India's only magazine for slum dwellers battles for survival
The Slum Jagatthu (Slum World), a monthly magazine published in the country's tech hub, failed to come out with its December 2008 and January 2009 editions for lack of funds.books Updated: Jan 05, 2009 15:57 IST
It is a unique magazine brought out by slum dwellers to address the issues of the urban poor. Now nine years after its launch, India's only such news magazine is battling for survival and the management refuses to seek government or private funds.
The Slum Jagatthu (Slum World), a monthly magazine published in the country's tech hub, failed to come out with its December 2008 and January 2009 editions for lack of funds.
Bangalore is home to around 900,000 slum dwellers and the Slum Jagatthu exclusively focused on their plight and to educate them on the government welfare programmes.
The circulation of the Rs 5 priced Slum Jagatthu has been small, just 2,500. The 30-page black and white magazine is in Kannada, the language of Karnataka.
"But readership was fairly large, between 50,000 and 60,000. Moreover the contents reached many more through word of mouth," said Slum Jagatthu editor Isaac Arul Selva, a school drop-out slum dweller who dabbled in various odd jobs before starting the magazine.
"We could not bring out the December 2008 and January 2009 editions." Selva told IANS.
Launched in October 2000 by the city's slum dwellers, the magazine had been coming out without any advertisements.
"Till now we have not carried any advertisement, either private or government," said Selva.
Asked if he has any plan to approach the state government or multinational companies and multi-million dollar IT companies for financial support, Selva said: "We don't seek financial support from any organisation."
On the team's efforts to increase circulation, he said: "We sell the magazine through word of mouth. Readers come to our office to collect the magazine every month. At times we too go to the slums and sell the magazine. Buyers of the magazine are spread across the city's 800 slums," Selva said.
Selva is hopeful the February issue will come out. "We're now working hard to bring out the February edition," the 38-year-old editor said, sipping tea in his one room office at Jayachamarajendra Road in the central business district, close to the office of the city civic authorities, Bruhat Bangalore Mahanagara Palike (Greater Bangalore City Corporation).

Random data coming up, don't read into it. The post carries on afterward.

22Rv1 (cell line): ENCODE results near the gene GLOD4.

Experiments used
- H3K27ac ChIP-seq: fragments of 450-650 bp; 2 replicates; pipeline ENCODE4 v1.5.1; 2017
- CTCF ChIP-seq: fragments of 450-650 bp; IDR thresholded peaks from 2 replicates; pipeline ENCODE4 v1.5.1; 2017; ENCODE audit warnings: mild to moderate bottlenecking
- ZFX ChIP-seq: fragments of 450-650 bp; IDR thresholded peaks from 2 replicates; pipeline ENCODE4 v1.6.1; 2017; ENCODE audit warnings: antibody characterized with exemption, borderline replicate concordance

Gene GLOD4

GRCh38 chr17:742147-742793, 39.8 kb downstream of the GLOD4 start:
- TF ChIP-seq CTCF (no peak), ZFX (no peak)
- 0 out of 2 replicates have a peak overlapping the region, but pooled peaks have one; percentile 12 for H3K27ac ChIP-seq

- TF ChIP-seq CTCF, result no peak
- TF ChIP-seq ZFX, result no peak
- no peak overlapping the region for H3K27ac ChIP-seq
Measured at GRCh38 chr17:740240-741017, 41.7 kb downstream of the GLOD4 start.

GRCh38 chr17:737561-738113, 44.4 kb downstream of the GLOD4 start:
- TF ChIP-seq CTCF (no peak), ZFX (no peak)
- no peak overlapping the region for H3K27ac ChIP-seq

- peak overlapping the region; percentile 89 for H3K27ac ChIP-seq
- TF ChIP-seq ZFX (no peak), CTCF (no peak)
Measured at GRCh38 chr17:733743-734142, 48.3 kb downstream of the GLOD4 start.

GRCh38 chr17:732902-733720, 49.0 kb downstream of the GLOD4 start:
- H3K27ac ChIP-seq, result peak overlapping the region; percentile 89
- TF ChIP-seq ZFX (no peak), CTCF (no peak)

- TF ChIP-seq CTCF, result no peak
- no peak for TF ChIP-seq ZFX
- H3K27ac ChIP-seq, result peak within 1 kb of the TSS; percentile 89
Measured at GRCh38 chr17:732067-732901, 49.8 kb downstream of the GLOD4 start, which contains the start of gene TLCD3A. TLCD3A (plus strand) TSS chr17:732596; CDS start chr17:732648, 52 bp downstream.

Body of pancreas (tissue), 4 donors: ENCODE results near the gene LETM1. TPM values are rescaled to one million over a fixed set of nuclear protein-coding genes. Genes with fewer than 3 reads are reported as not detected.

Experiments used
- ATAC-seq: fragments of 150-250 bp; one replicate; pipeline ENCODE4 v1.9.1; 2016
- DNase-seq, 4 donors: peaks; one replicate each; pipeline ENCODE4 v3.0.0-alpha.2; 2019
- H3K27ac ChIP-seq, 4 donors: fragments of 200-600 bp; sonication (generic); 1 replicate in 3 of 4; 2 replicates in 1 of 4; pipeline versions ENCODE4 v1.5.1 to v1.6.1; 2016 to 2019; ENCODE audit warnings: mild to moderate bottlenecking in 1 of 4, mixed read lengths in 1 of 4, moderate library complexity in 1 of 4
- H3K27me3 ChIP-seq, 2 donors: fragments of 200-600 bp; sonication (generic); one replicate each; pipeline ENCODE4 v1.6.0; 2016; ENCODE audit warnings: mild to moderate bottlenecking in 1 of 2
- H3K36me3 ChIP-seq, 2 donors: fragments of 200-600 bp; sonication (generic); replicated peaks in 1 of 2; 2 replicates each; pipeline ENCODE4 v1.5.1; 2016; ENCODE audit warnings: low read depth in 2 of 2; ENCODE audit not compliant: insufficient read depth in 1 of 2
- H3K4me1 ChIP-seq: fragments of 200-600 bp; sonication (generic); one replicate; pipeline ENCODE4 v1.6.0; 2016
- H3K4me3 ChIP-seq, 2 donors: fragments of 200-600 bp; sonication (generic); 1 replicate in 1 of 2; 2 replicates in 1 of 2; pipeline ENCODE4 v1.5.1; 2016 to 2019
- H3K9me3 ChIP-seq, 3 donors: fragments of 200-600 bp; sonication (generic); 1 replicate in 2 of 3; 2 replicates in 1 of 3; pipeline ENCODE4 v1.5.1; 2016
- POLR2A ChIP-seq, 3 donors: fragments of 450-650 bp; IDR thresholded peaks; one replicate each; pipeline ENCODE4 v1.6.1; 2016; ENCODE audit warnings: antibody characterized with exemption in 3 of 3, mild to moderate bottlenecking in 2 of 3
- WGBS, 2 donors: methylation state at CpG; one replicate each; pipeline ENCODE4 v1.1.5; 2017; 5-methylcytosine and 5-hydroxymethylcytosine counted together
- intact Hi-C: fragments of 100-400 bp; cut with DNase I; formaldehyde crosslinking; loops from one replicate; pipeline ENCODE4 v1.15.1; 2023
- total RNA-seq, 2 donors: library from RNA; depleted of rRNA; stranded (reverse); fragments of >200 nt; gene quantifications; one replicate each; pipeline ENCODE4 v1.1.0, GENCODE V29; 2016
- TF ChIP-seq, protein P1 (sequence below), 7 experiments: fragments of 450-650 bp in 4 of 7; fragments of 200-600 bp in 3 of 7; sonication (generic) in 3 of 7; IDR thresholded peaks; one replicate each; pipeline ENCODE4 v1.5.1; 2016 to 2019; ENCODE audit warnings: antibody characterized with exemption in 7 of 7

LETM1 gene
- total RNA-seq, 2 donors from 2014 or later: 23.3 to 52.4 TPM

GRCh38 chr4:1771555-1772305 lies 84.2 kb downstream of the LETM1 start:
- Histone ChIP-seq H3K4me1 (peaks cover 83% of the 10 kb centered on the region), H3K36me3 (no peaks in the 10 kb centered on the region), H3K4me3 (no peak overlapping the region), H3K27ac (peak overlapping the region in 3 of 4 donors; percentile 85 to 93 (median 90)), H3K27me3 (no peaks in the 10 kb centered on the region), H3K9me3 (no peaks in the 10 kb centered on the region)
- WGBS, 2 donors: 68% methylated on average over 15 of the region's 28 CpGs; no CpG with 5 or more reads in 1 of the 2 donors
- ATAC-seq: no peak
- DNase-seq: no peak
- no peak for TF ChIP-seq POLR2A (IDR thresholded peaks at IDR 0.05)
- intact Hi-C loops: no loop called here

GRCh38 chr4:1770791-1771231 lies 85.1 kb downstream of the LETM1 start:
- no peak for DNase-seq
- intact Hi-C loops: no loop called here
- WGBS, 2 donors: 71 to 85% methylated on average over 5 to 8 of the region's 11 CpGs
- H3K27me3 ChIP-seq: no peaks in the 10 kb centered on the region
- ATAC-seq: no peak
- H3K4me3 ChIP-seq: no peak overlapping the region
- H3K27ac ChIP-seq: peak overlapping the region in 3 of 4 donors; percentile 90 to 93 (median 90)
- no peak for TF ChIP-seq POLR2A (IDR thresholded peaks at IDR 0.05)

The team of the magazine, hailed as India's first news magazine about slum dwellers, works out of the cramped building of Jansahayog, an NGO, which works for the rights of the slum dwellers.
"We sell the magazine for Rs.5 whereas production cost is Rs.5.65 per magazine," Selva said.
"All these years we've been running the magazine in loss. But we had no other option. We wanted to bring into light various issues and problems of slum dwellers. Through the magazine we wanted to make the slum people aware about their rights," said P.K. Dayanand, senior editor of the magazine and a trained journalist from Bangalore University.
"The magazine has acted as a voice of the slum dwellers of the city. The magazine has increased awareness among the slum dwellers about different government policies and schemes," added Dayanand, also a slum dweller.
Dayanand is the only trained journalist in the magazine's team. Many of the articles for the magazine are contributed by the slum dwellers themselves.
"The team members have a knack for writing. Most of them are self-taught journalists and work hard as a team," Dayanand said.
The team spends more than four hours daily to compile the magazine. Right from editing and layout, everything is done by the members themselves.
One of the regular contributors to the magazine is Pushpalatha, a school dropout slum dweller, who writes on women-related issues.
Mohan Kumar, another school dropout and daily wage earner, is also a contributor. He mostly focusses on child-related issues in slums.
Over the years the magazine carried articles on importance of education for slum children, role of sanitation, problem of malnutrition among slum children, proper healthcare facilities for women, crime against slum dwellers and government schemes for housing facilities for slum dwellers.